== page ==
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  Introduction to Mindfulness

In your bonus materials, you received a short introduction to what mindfulness is. In this lesson, I want to recap some of the important points, and explain how mindfulness is the foundation of the practices you will learn in this class.

Mindfulness

Mindfulness is present moment awareness. It is paying attention to what is actually happening right now. So often, our “awareness” of the present is really the story we are telling ourselves in our heads — it’s a lot of interpretation and judgment.

With mindfulness, we “drop the story” and attempt to see clearly, attending to reality the way raw video footage would. It’s almost as if we live our lives as the narrator of a documentary film — constantly adding our commentary to what is going on. When we practice mindfulness, we practice really seeing, without the voice-over to filter our experience.

Our present moment awareness includes both our internal and external worlds. We can be mindful of what is happening around us — what we see, hear, smell, feel, and taste. In this way, mindfulness is very much a sensory experience; in fact, Jon Kabat-Zinn describes it as “coming to our senses.” We use that phrase to describe a moment of waking up, of seeing clearly, of gaining insight. It’s a great description of what is happening when we practice mindfulness.

We can also be mindful of our internal experience. A lot of mindfulness practice involves paying attention to thoughts, observing the arising and passing of thoughts as events in consciousness and becoming familiar with the patterns of the mind. We will primarily be exploring this practice in our final week when we turn to mindfulness of emotions.

Mindfulness of our internal experience also includes awareness of our bodily state and our internal sensations. We were taught in school that we have five senses… but did you know we really have eight? (And I’m not talking about anything woo-woo or extrasensory!)

You Have More Sense(s) Than You Know!

In addition to the five senses you learned about in school, you also have:

  • vestibular sense: our sense of our body’s position in relation to gravity (supports balance and concentration)
  • proprioception: our sense of bodily position in space (this is what allows you to close your eyes and still be able to touch your finger to your nose… unless you’ve been practicing mindful drinking)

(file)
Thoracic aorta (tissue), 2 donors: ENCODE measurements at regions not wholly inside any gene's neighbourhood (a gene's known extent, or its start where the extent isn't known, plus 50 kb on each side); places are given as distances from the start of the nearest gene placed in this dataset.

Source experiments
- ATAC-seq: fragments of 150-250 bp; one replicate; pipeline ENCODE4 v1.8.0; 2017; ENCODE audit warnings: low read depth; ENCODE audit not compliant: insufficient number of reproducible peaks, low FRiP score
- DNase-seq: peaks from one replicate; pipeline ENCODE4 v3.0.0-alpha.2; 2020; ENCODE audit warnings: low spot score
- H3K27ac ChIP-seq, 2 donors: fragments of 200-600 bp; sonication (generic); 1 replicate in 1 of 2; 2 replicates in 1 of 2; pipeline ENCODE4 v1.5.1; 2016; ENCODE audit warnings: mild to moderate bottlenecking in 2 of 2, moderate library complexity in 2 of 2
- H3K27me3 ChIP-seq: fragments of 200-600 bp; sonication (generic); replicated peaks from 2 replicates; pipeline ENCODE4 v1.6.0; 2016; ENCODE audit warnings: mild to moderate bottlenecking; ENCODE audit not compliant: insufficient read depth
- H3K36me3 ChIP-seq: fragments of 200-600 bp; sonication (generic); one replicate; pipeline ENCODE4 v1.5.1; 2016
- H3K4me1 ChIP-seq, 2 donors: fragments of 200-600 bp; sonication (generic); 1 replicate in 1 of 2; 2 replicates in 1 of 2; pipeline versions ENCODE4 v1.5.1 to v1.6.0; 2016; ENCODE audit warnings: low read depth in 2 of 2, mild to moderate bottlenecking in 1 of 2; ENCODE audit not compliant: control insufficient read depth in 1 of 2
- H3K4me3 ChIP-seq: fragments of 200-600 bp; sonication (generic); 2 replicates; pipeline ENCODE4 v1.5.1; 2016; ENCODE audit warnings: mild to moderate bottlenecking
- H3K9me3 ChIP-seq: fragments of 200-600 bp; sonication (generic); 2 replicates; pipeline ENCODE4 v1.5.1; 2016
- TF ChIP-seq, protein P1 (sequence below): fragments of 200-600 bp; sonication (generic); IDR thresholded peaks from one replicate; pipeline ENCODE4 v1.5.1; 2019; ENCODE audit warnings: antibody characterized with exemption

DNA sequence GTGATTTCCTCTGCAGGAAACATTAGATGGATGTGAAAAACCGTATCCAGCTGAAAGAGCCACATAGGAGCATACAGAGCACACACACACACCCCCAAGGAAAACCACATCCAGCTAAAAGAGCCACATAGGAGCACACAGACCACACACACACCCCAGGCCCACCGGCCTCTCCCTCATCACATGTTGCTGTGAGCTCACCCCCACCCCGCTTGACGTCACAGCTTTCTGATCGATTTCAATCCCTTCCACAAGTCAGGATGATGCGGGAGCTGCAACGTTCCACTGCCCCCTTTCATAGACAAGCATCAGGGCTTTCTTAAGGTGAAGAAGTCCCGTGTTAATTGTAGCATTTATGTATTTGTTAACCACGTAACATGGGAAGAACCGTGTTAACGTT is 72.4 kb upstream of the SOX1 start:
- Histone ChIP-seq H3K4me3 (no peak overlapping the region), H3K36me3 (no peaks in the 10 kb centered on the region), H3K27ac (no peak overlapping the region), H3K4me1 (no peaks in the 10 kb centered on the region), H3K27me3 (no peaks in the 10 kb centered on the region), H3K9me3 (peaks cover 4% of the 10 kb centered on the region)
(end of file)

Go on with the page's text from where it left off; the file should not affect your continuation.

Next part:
• interoception: our sense of the physiological condition of the body’s internal organs and viscera, such as feelings of cold or warmth, hunger, pain, etc. (usually these physical sensations inform our emotional state — more on this in later weeks)

For many of us, we generally engage the world with, and are aware of, our external sensations; we are not as “practiced” in tuning into the body’s internal signals. Therefore, it is this component of mindfulness, our awareness of the internal states of the body, that we will focus on in this course.

Mindfulness Changes Your Brain

insula
Henry Vandyke Carter – Henry Gray (1918) Anatomy of the Human Body. Bartleby.com: Gray’s Anatomy, Plate 731


Research tells us that a mindfulness practice — setting aside specific moments during the day when we deliberately focus our attention (on the breath, for example), activates the insula. The insula, among other things, is responsible for our awareness of the internal state of the body. It’s also involved in emotion and self-awareness.

In this first week, we will be practicing exercises that train our attention to focus on our breathing. As we are doing this, not only are we becoming more consciously aware of our body… we are strengthening the part of the brain that supports that awareness!

In the famous phrase of modern neuroscience, “neurons that fire together, wire together.” The more we activate a particular neural pathway in the brain, the more likely that pathway is to continue to fire. Attention and awareness, then, are like muscles — the more we exercise them, the more we strengthen them.

“Research has shown that the more a person is aware of their own body, the more their insula lights up in an MRI. The more active their insula is, the more empathic they are to other people, which is the foundation of compassion and lovingkindness.”

Drs. Rick Hanson and Richard Mendius

As you work through the various practices and guided meditations this week, you are changing and strengthening your brain! You are beginning the transformation toward making attention and awareness your “default mode,” as opposed to distraction and worry.

Throughout this course, you will be cultivating your awareness of your breath, your body, your emotions, and your movement…. and you will also learn how this embodied presence will in turn strengthen your resilience to stress!

And that’s what we’re turning to in the next lesson…